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Titolo:
Sex hormones as immunomodulators in health and disease
Autore:
Verthelyi, D;
Indirizzi:
US FDA, Retroviral Immunol Sect, Ctr Biol Evaluat & Res, Bethesda, MD 20892 USA US FDA Bethesda MD USA 20892 r Biol Evaluat & Res, Bethesda, MD 20892 USA
Titolo Testata:
INTERNATIONAL IMMUNOPHARMACOLOGY
fascicolo: 6, volume: 1, anno: 2001,
pagine: 983 - 993
SICI:
1567-5769(200106)1:6<983:SHAIIH>2.0.ZU;2-3
Fonte:
ISI
Lingua:
ENG
Soggetto:
SYSTEMIC-LUPUS-ERYTHEMATOSUS; ESTROGEN REPLACEMENT THERAPY; T-CELL CLONES; AUTOIMMUNE-DISEASE; PERIPHERAL-BLOOD; IMMUNE-SYSTEM; MURINE LUPUS; B-CELLS; MENSTRUAL-CYCLE; DISCOID LUPUS;
Keywords:
estrogen; dehydroepiandrosterone sulphate; cytokines; systemic lupus erythematosus;
Tipo documento:
Review
Natura:
Periodico
Settore Disciplinare:
Life Sciences
Citazioni:
90
Recensione:
Indirizzi per estratti:
Indirizzo: Verthelyi, D US FDA, Retroviral Immunol Sect, Ctr Biol Evaluat & Res, Bldg29A,Rm 3 D 2, Bethesda, MD 20892 USA US FDA Bldg 29A,Rm 3 D 2 Bethesda MD USA 20892 , MD 20892 USA
Citazione:
D. Verthelyi, "Sex hormones as immunomodulators in health and disease", INT IMMUNO, 1(6), 2001, pp. 983-993

Abstract

In addition to their effects on sexual differentiation and reproduction, sex hormones influence the immune system. This results in a gender dimorphism in the immune function with females having higher immunoglobulin levels and mounting stronger immune responses following immunization or infection than males. The greater immune responsiveness in females is also evident in their increased susceptibility to autoimmune diseases. However, a clear understanding of the myriad of effects that sex hormones have on the immune system is lacking. Studies in normal mice show that estrogen treatment induces polyclonal B cell activation with increased expression of autoantibodies characteristic of autoimmune diseases. Several mechanisms appear to contribute to the break in tolerance and the increase in plasma cell activity including a reduction of the mass of the bone marrow and the thymus, the emergence of sites of extrameduallary hematopoiesis and altered susceptibility ofB cells to cell death. In addition, sex hormone levels in both humans and experimental models correlated with the activity of their cytokine-secreting cells indicating that sex hormones influence the cytokine milieu and suggesting that altered sex hormonal levels in autoimmune patients contribute to the skewed cytokine milieu characteristic of systemic lupus erythematosus(SLE). While sex hormones alone do not cause autoimmune disease, abnormal hormonelevels may provide the stage for other factors (genetic, infectious) to trigger disease. Understanding the physiology of the interaction between sex hormones and immune function and its potential pathological consequences may provide insight into the autoimmune diseases and new directions for theirtreatment. Published by Elsevier Science B.V.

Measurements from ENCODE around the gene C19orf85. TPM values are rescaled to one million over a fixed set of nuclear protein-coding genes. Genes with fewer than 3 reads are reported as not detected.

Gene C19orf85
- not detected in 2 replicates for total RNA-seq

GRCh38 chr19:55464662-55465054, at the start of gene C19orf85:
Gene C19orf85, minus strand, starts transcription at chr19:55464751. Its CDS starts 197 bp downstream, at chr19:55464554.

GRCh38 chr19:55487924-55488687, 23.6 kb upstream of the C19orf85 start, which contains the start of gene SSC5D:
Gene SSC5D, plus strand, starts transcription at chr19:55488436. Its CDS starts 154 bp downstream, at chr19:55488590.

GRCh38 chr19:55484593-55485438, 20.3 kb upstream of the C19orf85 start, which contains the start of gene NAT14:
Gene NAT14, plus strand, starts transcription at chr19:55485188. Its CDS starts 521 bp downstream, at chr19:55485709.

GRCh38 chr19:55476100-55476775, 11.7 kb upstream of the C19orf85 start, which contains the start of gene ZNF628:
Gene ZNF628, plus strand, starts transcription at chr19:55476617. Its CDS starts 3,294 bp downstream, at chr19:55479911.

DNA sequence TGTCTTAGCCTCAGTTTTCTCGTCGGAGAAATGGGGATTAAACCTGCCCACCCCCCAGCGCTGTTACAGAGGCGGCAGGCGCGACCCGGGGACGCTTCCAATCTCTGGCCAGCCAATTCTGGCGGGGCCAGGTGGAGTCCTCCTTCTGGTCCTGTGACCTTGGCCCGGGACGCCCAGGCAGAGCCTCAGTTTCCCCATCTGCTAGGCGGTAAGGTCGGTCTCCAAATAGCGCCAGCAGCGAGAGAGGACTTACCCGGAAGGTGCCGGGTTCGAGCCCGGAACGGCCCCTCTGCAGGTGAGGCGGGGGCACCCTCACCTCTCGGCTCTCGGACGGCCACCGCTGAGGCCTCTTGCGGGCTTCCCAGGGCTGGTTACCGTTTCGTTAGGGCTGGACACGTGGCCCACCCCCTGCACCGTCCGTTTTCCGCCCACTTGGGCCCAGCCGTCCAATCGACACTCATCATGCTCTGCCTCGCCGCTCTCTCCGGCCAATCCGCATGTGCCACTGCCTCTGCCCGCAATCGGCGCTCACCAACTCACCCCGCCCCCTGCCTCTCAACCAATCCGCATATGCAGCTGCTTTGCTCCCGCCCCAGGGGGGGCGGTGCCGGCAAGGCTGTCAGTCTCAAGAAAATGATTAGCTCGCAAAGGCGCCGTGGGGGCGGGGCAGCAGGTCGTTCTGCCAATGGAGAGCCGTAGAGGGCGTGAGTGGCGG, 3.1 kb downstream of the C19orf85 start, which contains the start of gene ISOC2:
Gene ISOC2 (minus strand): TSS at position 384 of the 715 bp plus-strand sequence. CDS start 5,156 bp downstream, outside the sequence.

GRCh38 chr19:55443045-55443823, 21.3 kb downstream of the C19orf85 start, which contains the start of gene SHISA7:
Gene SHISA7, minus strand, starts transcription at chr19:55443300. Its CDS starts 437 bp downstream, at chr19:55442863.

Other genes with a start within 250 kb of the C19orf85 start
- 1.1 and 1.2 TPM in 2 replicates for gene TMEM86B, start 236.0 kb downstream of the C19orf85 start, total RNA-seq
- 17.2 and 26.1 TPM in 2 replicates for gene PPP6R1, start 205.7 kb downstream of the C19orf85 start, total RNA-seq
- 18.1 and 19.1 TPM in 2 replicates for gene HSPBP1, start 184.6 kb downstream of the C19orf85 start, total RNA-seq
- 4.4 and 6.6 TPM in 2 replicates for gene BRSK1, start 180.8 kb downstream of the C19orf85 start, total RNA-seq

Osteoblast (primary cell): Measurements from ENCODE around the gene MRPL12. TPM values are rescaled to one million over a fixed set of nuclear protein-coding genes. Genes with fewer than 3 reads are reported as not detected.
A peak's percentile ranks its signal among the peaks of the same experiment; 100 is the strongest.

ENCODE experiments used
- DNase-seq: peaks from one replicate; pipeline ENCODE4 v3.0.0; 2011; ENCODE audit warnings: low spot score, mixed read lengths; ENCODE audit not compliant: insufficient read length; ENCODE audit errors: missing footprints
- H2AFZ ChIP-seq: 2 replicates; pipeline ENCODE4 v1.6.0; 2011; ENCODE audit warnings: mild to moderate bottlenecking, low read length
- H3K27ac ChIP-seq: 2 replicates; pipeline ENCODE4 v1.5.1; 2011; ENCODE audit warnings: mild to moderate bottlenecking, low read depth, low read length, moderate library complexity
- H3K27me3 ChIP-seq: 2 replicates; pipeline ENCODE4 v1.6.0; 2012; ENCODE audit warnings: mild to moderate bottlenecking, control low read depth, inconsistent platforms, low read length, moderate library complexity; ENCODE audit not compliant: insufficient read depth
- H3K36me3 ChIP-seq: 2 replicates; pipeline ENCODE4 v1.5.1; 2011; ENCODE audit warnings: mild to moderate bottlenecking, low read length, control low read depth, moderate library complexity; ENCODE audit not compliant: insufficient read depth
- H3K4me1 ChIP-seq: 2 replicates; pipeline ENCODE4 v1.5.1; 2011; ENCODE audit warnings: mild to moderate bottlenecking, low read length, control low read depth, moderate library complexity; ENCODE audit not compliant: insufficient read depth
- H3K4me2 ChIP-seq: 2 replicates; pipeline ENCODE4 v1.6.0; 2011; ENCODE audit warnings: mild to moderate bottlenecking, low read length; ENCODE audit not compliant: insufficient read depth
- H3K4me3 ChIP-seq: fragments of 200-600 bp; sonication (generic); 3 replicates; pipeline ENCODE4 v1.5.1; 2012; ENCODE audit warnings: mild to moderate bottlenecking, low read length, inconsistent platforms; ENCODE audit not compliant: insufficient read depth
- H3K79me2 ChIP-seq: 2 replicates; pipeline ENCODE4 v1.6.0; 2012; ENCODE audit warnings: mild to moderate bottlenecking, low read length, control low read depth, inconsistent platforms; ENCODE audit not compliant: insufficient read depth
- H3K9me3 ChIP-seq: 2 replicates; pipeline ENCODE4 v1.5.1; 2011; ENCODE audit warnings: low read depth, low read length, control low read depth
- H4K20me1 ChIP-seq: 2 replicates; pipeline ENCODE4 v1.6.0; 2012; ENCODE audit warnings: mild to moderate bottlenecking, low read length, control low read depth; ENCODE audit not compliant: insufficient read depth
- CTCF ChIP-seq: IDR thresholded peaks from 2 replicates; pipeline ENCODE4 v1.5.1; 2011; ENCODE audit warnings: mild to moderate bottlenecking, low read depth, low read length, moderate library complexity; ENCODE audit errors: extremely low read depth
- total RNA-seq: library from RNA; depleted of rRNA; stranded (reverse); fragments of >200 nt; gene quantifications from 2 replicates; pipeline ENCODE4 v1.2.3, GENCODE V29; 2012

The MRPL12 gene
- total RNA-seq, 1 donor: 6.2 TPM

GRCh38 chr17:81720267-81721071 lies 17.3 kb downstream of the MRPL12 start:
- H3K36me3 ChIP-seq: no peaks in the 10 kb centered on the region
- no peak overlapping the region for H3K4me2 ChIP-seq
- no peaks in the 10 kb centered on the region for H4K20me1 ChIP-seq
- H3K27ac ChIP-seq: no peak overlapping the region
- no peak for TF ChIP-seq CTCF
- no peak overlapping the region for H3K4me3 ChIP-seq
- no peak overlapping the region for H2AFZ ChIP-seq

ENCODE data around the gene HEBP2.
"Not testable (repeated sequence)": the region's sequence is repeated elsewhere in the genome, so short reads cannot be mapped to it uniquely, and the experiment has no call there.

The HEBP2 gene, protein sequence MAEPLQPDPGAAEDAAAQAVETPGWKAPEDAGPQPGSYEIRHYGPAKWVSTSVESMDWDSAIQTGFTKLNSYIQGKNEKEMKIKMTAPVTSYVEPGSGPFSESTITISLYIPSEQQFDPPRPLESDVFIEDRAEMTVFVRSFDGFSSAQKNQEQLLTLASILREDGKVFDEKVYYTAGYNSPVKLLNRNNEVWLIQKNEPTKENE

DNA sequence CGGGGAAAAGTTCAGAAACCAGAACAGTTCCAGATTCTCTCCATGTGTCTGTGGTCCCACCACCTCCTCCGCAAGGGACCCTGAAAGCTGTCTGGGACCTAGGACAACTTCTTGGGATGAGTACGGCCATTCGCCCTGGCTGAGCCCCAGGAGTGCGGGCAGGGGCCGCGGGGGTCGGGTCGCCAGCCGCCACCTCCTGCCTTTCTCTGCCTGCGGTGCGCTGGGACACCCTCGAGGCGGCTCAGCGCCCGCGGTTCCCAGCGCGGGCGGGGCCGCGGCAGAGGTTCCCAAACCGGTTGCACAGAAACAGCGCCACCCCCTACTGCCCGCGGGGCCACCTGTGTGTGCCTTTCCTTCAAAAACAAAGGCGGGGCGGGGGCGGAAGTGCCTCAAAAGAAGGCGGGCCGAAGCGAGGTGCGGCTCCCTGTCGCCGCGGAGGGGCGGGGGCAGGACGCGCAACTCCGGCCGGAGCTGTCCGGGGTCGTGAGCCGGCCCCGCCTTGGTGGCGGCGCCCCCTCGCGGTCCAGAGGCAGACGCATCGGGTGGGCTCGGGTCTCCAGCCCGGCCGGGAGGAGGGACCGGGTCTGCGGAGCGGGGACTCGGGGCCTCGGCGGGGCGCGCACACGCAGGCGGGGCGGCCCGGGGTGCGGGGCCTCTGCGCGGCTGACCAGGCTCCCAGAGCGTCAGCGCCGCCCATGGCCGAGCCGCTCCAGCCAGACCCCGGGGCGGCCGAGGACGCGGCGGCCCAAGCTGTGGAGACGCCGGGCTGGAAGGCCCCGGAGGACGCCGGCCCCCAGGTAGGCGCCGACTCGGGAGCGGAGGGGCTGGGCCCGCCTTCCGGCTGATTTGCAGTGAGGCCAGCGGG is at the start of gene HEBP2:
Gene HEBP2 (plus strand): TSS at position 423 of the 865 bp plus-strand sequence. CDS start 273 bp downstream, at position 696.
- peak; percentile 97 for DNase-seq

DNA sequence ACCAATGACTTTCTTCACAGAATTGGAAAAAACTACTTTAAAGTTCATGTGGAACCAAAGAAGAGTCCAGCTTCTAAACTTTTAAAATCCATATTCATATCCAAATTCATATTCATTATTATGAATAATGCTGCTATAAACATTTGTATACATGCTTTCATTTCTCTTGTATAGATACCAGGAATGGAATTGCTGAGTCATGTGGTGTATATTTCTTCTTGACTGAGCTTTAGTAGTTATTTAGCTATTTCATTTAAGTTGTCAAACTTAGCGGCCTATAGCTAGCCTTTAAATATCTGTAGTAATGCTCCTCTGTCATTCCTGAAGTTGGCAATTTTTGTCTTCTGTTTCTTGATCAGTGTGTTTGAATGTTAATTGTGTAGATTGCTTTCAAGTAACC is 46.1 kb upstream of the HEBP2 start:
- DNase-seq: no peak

ASDD Area Sistemi Dipartimentali e Documentali, Università di Bologna, Catalogo delle riviste ed altri periodici
Documento generato il 08/07/20 alle ore 01:45:13